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Toward Best Practices for Public Acceptability in Wave Energy: Issues Developers Need to Address

Date: October 07, 2013 at 18:31 GMT

Provided that wave energy (WE) has a large potential for producing electricity [1] and looking at the proposed WE deployment scenarios [2], it can be assumed that WE may become a significant contributor to the global renewable energy (RE) mix. At this initial stage of development of the WE sector, it is very important not to make the same mistakes that other RE sectors have made in some countries and to gain public acceptability from the early stages. This key period will only occur once, and if it is not dealt with efficiently and proactively, it may take several years to regain pubic trust in the sector. Since when obtaining a permit for a particular site, WE developers can be legally (depending on the nature of the project – demonstration or commercial) or morally, or both, obliged to discuss their development plans and intentions with local communities, the way they approach these communities will leave a long-lasting impression about the sector as a whole. Thus, developers act as good-will ambassadors not only for their own projects, but also for the WE sector. This article focuses on the issues developers need to address when discussing WE projects with local communities to achieve more efficiently public acceptability.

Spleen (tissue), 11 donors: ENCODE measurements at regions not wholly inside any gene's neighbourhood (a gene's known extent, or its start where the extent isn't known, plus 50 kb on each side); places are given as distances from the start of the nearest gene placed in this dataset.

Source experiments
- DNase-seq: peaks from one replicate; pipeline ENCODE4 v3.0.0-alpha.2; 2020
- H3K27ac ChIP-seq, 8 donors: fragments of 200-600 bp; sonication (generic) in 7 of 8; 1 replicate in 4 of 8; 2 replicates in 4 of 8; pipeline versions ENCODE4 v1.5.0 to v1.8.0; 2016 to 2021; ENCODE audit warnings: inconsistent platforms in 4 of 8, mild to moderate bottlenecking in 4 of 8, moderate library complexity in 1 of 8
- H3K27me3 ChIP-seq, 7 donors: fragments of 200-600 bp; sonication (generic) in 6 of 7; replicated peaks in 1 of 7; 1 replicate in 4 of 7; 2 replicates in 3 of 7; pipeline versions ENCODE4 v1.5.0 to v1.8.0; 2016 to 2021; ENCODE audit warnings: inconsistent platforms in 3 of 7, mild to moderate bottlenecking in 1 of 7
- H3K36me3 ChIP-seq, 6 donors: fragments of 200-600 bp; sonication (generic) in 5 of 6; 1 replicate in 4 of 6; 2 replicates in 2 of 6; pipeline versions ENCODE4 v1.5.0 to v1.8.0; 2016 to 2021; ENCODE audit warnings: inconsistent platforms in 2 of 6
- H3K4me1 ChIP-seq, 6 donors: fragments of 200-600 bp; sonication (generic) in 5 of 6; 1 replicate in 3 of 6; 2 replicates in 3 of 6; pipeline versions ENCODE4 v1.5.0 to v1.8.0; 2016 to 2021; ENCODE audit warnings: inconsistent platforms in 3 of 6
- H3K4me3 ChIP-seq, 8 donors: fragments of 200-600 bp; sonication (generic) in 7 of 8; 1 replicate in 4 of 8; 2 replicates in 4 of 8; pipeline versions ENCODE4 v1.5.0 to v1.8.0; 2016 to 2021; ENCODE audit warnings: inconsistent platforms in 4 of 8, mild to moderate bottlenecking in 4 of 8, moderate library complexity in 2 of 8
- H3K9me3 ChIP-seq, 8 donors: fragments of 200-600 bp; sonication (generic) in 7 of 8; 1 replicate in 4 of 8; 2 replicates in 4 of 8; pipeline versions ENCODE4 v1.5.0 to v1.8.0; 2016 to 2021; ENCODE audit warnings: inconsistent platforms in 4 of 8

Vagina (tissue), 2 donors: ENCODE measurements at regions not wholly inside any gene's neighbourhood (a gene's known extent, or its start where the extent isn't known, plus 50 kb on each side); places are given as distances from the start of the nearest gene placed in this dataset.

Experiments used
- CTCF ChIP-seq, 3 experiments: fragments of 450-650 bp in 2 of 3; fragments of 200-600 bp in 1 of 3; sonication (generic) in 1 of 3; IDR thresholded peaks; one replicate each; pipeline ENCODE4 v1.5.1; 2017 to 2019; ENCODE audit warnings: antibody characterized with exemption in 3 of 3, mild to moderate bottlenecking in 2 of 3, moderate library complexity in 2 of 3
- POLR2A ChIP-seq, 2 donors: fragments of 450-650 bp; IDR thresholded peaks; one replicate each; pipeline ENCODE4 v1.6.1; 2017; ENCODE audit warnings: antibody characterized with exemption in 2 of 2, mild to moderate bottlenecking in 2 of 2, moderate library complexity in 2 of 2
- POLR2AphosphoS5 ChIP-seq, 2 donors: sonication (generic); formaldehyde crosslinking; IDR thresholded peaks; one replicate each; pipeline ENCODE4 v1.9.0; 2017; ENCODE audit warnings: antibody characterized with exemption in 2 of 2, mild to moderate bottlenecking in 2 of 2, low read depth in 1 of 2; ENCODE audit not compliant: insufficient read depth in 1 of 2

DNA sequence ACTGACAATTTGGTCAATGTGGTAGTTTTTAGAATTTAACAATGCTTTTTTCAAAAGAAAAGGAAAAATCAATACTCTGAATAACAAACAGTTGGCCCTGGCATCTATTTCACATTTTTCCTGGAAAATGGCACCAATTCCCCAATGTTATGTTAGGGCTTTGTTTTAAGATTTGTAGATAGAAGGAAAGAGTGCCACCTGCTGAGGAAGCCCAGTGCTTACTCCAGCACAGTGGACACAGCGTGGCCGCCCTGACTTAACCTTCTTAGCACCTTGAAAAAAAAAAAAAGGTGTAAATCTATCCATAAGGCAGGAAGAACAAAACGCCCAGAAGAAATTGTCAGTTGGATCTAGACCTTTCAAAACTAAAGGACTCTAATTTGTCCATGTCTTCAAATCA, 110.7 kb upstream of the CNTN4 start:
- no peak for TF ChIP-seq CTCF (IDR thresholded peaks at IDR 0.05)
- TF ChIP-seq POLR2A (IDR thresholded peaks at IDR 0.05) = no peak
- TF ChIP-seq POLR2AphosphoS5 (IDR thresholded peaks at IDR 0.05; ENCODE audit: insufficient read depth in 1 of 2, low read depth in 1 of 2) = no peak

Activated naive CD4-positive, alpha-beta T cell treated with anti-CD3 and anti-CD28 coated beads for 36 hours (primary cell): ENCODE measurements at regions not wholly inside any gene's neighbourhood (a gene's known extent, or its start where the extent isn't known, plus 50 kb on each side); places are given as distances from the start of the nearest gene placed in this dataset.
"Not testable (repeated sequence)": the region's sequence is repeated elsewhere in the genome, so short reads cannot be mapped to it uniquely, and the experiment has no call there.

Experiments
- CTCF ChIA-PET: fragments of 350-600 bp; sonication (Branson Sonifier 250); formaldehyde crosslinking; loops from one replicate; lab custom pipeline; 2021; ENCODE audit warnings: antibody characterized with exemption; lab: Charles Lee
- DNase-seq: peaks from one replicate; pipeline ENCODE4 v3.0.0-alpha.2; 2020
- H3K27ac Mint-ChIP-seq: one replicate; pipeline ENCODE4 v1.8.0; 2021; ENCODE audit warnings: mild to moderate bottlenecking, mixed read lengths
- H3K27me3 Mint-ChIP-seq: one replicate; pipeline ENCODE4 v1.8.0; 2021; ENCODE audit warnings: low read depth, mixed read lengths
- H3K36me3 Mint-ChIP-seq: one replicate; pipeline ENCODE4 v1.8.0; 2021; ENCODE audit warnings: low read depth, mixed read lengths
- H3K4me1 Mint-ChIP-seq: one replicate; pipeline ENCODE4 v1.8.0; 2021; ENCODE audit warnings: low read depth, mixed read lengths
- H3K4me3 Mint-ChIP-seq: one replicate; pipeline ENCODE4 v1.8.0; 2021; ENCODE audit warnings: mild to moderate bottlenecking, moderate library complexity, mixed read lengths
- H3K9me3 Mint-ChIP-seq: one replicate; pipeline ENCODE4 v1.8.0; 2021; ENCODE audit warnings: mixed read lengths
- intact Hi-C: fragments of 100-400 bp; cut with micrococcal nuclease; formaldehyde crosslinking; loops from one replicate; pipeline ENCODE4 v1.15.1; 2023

Public acceptability is not a new phenomenon - it has often been encountered with the adoption of new technologies, the placing of architectural monuments and works of art in public locations. Most of it has to do not so much with the form or function of the new development but with its symbolic meaning. Since the majority of wave energy converters (WECs) are in the experimental rather than commercial stage, citizens around the world do not have enough information to form an opinion about their impact yet [3-5]. Coastal communities, who will likely be the most impacted, either positively or negatively by this new technology, wonder how much change will be brought by it regarding conflicts of ocean use, community well-being (including employment, income, electricity rates, property values, and tourism flow), noise, visual, aesthetic, and environmental impact (EI).

Experience from different REs makes it possible for WE developers to learn about concerns that local communities typically have had with RE projects: how they perceived the new technology, the developers’ approach to the community, or commitment to engagement practices. Although there is no general and simple formula that guarantees obtaining full acceptability of WE projects, several approaches have turned out to be successful. This paper focuses on the developers’ experiences from recent WE projects on  both sides of the Atlantic Ocean. To illustrate the major points, three case studies are presented: an European pilot project in Mutriku, Spain, and two US commercial projects from Oregon – the Douglas County Wave and Tidal Energy Project and the Tillamook County - Columbia Energy Partners Project. 

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